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A natural herbicide useful against plants susceptible to allelopathic effects

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Title: The effect of UV exposure on the allelopathic activity of sunflower on the tall morning glory
Subject: Environmental Sciences
Subcategory: Botany / Chemistry
Grade level: High School - Grades 10-12
Academic Level: Advanced
Project Type: Experimental
Cost: High
Awards: Google Science Fair Finalist
Affiliation: Google Science Fair
Year: 2011
Materials: Helianthus annuus seeds, Ipomoea purpurea seeds, deionized water, Folin-Ciocalteu reagent, sodium carbonate solution, gallic acid solution, bleach solution, orbital shaker
Techniques: Folin-Ciocalteu assay, spectrophotometric analysis
Description: Increasing global UV levels may stimulate allelochemical production in Helianthus annuus (sunflower) and the leachates could be used as natural herbicides against plants susceptible to allelopathic effects. Helianthus annuus (Sunflower) is known to inhibit the growth of plants like Ipomoea purpurea (Tall Morning Glory) via allelochemicals produced in its leaves and other parts. Allelochemicals are secondary metabolites that affect growth and development of neighbouring organisms such as other plants, algae, bacteria or fungi, in response to various environmental stresses. I investigated the effect of ultraviolet exposure of Helianthus annuus on water-soluble allelochemical production, such as phenolic compounds, in Helianthus annuus leaf leachates and their effect on the growth and physiology of Ipomoea purpurea seedlings. I grew Helianthus annuus plants for 4 weeks and then irradiated them daily for 1 week with UV for 0, 3, 6, 9 and 12 hours while also providing them with a total of 12 hours of visible light from a florescent lamp. I then prepared 3% aqueous leaf leachates and determined their content of phenolic compounds using the Folin-Ciocalteu assay followed by spectrophotometric analysis at an absorbance of 750nm. After that, I treated Ipomoea purpurea seeds with these leachates for 1 week and monitored the percentages of its germination, respiration rates, dry mass, root physiology, and root and shoot lengths.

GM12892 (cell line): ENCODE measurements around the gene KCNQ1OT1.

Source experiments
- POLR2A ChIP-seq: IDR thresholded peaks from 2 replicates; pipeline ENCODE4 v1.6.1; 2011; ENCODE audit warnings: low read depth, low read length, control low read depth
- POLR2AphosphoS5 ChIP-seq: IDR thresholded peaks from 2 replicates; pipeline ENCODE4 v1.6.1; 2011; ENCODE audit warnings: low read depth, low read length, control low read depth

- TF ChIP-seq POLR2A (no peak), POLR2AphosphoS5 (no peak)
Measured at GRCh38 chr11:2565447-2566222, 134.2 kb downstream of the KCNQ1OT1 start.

Link: sites.google.com...

Allelochemicals as Growth Regulators and Natural Herbicides

Allelopathy is a biological phenomenon by which an organism produces one or more biochemicals that influence the growth, survival, and reproduction of other organisms. These biochemicals are known as allelochemicals and can have beneficial (positive allelopathy) or detrimental (negative allelopathy) effects on the target organisms. Allelochemicals with negative allelopathic effects are an important part of plant defense against herbivory.

Some plants produce natural herbicides, such as the genus Juglans (walnuts), or the tree of heaven; such action of natural herbicides, and other related chemical interactions, is called allelopathy.

The possible application of allelopathy in agriculture is the subject of much research. Current research is focused on the effects of weeds on crops, crops on weeds, and crops on crops. This research furthers the possibility of using allelochemicals as growth regulators and natural herbicides, to promote sustainable agriculture. A number of such allelochemicals are commercially available or in the process of large-scale manufacture. For example, Leptospermone is a purported thermochemical in lemon bottlebrush (Callistemon citrinus). Although it was found to be too weak as a commercial herbicide, a chemical analog of it, mesotrione (tradename Callisto), was found to be effective. It is sold to control broadleaf weeds in corn but also seems to be an effective control for crabgrass in lawns. Sheeja (1993) reported the allelopathic interaction of the weeds Chromolaena odorata (Eupatorium odoratum) and Lantana camara on selected major crops.

There is also evidence that the roots of some perennials such as couch grass exude allelopathic chemicals which inhibit the growth of other nearby plants.

See also:
Weed Control

Source: Wikipedia (All text is available under the terms of the Creative Commons Attribution-ShareAlike License)

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